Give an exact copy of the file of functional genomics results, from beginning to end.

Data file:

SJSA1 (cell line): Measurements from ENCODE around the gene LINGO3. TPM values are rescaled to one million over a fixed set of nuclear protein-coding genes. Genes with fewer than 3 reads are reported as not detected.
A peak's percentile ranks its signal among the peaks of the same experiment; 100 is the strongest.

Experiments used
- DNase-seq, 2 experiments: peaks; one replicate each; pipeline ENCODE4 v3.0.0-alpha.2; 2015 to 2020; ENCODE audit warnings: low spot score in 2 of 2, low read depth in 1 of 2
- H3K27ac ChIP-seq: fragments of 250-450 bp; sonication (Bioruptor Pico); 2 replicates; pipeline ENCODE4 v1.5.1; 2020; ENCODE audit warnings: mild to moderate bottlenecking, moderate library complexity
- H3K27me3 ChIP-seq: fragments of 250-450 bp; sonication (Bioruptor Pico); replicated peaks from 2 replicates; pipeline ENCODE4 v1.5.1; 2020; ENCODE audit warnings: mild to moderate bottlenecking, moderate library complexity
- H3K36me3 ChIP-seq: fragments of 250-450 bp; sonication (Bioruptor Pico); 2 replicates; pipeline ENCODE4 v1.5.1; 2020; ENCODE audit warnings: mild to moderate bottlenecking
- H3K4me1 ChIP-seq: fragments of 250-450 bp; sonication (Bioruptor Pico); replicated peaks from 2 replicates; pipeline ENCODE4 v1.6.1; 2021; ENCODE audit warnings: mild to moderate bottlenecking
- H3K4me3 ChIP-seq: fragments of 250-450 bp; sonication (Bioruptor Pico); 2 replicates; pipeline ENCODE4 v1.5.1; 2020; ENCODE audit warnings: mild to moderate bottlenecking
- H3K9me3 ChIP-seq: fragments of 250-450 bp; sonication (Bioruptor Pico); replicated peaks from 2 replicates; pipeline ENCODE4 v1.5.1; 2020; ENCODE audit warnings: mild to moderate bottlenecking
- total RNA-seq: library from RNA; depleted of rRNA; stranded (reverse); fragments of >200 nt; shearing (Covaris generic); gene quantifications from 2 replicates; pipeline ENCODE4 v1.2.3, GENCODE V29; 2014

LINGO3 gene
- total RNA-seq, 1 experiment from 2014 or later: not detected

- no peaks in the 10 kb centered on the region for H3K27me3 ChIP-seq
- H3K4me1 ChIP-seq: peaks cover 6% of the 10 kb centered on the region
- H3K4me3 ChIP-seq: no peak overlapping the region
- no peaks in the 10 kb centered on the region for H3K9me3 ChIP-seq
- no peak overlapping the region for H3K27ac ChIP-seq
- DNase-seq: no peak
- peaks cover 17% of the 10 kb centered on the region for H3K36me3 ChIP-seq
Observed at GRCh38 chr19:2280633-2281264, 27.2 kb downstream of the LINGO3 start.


SJSA1 (cell line): Measurements from ENCODE around the gene LINGO3. TPM values are rescaled to one million over a fixed set of nuclear protein-coding genes. Genes with fewer than 3 reads are reported as not detected.
A peak's percentile ranks its signal among the peaks of the same experiment; 100 is the strongest.

Experiments used
- DNase-seq, 2 experiments: peaks; one replicate each; pipeline ENCODE4 v3.0.0-alpha.2; 2015 to 2020; ENCODE audit warnings: low spot score in 2 of 2, low read depth in 1 of 2
- H3K27ac ChIP-seq: fragments of 250-450 bp; sonication (Bioruptor Pico); 2 replicates; pipeline ENCODE4 v1.5.1; 2020; ENCODE audit warnings: mild to moderate bottlenecking, moderate library complexity
- H3K27me3 ChIP-seq: fragments of 250-450 bp; sonication (Bioruptor Pico); replicated peaks from 2 replicates; pipeline ENCODE4 v1.5.1; 2020; ENCODE audit warnings: mild to moderate bottlenecking, moderate library complexity
- H3K36me3 ChIP-seq: fragments of 250-450 bp; sonication (Bioruptor Pico); 2 replicates; pipeline ENCODE4 v1.5.1; 2020; ENCODE audit warnings: mild to moderate bottlenecking
- H3K4me1 ChIP-seq: fragments of 250-450 bp; sonication (Bioruptor Pico); replicated peaks from 2 replicates; pipeline ENCODE4 v1.6.1; 2021; ENCODE audit warnings: mild to moderate bottlenecking
- H3K4me3 ChIP-seq: fragments of 250-450 bp; sonication (Bioruptor Pico); 2 replicates; pipeline ENCODE4 v1.5.1; 2020; ENCODE audit warnings: mild to moderate bottlenecking
- H3K9me3 ChIP-seq: fragments of 250-450 bp; sonication (Bioruptor Pico); replicated peaks from 2 replicates; pipeline ENCODE4 v1.5.1; 2020; ENCODE audit warnings: mild to moderate bottlenecking
- total RNA-seq: library from RNA; depleted of rRNA; stranded (reverse); fragments of >200 nt; shearing (Covaris generic); gene quantifications from 2 replicates; pipeline ENCODE4 v1.2.3, GENCODE V29; 2014

LINGO3 gene
- total RNA-seq, 1 experiment from 2014 or later: not detected

- no peaks in the 10 kb centered on the region for H3K27me3 ChIP-seq
- H3K4me1 ChIP-seq: peaks cover 6% of the 10 kb centered on the region
- H3K4me3 ChIP-seq: no peak overlapping the region
- no peaks in the 10 kb centered on the region for H3K9me3 ChIP-seq
- no peak overlapping the region for H3K27ac ChIP-seq
- DNase-seq: no peak
- peaks cover 17% of the 10 kb centered on the region for H3K36me3 ChIP-seq
Observed at GRCh38 chr19:2280633-2281264, 27.2 kb downstream of the LINGO3 start.